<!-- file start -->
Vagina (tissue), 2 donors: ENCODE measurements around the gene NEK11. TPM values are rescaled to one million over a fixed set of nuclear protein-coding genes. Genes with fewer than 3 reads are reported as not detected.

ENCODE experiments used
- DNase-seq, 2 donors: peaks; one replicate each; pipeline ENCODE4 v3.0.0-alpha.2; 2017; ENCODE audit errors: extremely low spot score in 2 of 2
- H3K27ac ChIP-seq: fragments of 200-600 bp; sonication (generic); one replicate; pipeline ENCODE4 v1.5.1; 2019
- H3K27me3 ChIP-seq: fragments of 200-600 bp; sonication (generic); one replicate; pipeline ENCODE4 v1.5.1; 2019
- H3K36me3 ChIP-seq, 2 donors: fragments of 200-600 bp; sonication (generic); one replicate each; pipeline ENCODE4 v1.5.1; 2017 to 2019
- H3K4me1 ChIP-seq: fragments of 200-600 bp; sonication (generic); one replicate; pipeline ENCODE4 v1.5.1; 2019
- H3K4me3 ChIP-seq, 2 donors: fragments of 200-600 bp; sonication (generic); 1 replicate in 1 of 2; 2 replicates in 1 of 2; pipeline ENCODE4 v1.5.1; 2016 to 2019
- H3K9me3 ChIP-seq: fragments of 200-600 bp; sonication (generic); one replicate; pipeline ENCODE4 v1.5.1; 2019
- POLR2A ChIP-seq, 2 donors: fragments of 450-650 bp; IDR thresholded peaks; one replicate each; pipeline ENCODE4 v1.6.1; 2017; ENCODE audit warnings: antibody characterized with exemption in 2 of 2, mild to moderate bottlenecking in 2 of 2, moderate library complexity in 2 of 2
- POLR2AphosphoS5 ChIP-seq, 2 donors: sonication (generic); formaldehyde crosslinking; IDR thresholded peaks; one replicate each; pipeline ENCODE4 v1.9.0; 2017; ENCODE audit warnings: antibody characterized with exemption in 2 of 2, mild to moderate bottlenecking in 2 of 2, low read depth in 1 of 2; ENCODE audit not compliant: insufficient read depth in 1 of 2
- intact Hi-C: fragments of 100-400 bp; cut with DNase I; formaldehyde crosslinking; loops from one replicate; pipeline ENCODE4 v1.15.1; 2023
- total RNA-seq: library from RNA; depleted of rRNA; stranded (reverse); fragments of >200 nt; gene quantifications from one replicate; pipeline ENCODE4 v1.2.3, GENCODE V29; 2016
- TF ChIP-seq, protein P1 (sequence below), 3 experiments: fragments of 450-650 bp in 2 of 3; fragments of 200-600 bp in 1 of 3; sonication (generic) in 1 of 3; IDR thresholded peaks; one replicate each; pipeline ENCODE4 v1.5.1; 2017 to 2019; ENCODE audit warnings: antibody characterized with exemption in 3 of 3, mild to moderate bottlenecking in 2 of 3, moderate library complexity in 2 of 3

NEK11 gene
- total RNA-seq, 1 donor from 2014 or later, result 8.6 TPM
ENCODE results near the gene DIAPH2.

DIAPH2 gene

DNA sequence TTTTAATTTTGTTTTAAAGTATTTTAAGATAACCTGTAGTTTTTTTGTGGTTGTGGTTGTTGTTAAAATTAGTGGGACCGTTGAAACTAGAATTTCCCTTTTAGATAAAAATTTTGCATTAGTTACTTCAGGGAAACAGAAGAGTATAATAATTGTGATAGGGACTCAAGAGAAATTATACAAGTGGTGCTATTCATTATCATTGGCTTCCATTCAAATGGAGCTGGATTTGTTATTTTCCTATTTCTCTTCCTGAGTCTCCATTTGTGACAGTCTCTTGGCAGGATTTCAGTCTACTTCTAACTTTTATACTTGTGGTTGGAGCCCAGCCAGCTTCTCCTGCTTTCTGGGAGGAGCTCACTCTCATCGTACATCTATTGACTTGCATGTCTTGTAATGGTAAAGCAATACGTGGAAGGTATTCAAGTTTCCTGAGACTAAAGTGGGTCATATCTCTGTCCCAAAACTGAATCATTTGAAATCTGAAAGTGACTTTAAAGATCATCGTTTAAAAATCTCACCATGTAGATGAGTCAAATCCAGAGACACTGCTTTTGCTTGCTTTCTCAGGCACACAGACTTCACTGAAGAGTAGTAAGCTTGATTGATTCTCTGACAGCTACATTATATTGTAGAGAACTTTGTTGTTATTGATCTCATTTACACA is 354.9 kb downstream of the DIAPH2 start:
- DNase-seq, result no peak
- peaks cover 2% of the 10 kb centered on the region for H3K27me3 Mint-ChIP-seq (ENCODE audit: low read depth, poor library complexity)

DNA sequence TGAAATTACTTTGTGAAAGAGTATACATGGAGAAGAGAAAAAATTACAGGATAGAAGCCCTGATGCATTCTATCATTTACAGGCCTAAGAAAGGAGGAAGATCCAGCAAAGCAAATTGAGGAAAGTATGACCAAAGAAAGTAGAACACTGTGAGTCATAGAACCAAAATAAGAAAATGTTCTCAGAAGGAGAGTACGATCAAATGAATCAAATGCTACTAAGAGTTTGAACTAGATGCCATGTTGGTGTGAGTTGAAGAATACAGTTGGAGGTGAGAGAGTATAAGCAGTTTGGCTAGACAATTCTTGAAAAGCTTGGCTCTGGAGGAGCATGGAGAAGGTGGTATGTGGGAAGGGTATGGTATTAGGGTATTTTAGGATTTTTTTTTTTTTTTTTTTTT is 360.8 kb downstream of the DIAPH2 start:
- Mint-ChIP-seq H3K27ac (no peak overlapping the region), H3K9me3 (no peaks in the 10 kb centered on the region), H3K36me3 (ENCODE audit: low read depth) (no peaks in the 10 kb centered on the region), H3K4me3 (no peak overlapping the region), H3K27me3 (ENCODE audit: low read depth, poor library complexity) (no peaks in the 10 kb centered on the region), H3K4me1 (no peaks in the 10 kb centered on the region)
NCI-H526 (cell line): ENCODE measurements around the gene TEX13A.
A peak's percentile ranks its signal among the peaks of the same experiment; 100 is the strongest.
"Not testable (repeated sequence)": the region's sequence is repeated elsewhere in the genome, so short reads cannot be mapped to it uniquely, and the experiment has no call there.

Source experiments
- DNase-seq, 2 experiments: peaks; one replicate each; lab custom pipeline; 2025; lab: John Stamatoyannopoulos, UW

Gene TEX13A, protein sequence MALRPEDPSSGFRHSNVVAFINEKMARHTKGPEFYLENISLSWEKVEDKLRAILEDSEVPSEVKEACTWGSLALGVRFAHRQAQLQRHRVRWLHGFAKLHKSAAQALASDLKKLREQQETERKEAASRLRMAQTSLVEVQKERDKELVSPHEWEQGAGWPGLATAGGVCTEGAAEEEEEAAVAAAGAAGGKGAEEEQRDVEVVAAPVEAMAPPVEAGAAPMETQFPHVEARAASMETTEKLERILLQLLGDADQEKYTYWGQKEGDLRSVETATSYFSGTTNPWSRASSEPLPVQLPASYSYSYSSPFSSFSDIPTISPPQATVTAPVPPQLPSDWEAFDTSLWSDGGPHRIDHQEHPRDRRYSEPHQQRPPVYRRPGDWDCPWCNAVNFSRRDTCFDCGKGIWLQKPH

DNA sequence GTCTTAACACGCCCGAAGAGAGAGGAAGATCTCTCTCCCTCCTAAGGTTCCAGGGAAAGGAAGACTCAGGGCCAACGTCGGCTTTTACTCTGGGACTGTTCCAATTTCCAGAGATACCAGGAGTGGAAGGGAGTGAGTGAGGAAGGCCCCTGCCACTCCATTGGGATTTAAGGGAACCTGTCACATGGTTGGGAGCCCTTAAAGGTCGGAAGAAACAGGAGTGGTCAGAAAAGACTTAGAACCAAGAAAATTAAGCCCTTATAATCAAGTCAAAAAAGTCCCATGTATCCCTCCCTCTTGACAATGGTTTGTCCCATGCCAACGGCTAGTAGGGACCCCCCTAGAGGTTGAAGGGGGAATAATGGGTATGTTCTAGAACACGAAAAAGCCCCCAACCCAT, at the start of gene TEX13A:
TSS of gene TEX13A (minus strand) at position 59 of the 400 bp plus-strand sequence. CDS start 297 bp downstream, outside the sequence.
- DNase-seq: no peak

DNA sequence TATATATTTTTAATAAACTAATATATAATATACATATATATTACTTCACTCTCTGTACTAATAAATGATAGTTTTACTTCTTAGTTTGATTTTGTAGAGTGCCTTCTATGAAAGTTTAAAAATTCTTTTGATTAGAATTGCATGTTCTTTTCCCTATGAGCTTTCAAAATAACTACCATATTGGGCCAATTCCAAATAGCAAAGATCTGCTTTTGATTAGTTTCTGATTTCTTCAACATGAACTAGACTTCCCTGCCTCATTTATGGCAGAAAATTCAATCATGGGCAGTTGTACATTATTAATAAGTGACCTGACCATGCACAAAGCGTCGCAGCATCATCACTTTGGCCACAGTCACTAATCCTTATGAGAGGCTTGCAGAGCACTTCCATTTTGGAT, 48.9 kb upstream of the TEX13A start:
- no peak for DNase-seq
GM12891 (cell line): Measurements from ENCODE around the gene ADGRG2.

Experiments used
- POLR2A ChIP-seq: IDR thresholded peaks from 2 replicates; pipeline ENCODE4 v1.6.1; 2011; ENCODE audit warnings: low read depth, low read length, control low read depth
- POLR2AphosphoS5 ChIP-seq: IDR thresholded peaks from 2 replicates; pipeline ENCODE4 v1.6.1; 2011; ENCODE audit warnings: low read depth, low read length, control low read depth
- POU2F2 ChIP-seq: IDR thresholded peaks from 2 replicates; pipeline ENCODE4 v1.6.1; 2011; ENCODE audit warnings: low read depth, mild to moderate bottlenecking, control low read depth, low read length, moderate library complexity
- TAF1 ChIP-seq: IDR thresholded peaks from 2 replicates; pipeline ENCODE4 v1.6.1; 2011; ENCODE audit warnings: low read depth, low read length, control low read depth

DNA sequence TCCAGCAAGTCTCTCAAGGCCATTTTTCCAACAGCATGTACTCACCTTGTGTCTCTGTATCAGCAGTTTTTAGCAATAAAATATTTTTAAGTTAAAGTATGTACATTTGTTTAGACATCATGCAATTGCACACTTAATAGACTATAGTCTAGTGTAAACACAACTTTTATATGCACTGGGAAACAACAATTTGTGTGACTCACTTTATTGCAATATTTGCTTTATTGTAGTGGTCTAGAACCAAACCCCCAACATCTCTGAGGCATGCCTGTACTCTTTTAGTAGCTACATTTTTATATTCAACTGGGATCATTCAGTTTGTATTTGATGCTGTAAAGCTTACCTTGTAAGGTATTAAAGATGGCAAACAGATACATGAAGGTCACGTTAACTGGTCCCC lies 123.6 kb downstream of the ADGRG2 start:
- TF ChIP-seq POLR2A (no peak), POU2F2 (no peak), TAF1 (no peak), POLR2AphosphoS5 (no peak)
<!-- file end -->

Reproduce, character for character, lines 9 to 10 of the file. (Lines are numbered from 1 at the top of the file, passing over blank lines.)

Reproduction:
- H3K9me3 ChIP-seq: fragments of 200-600 bp; sonication (generic); one replicate; pipeline ENCODE4 v1.5.1; 2019
- POLR2A ChIP-seq, 2 donors: fragments of 450-650 bp; IDR thresholded peaks; one replicate each; pipeline ENCODE4 v1.6.1; 2017; ENCODE audit warnings: antibody characterized with exemption in 2 of 2, mild to moderate bottlenecking in 2 of 2, moderate library complexity in 2 of 2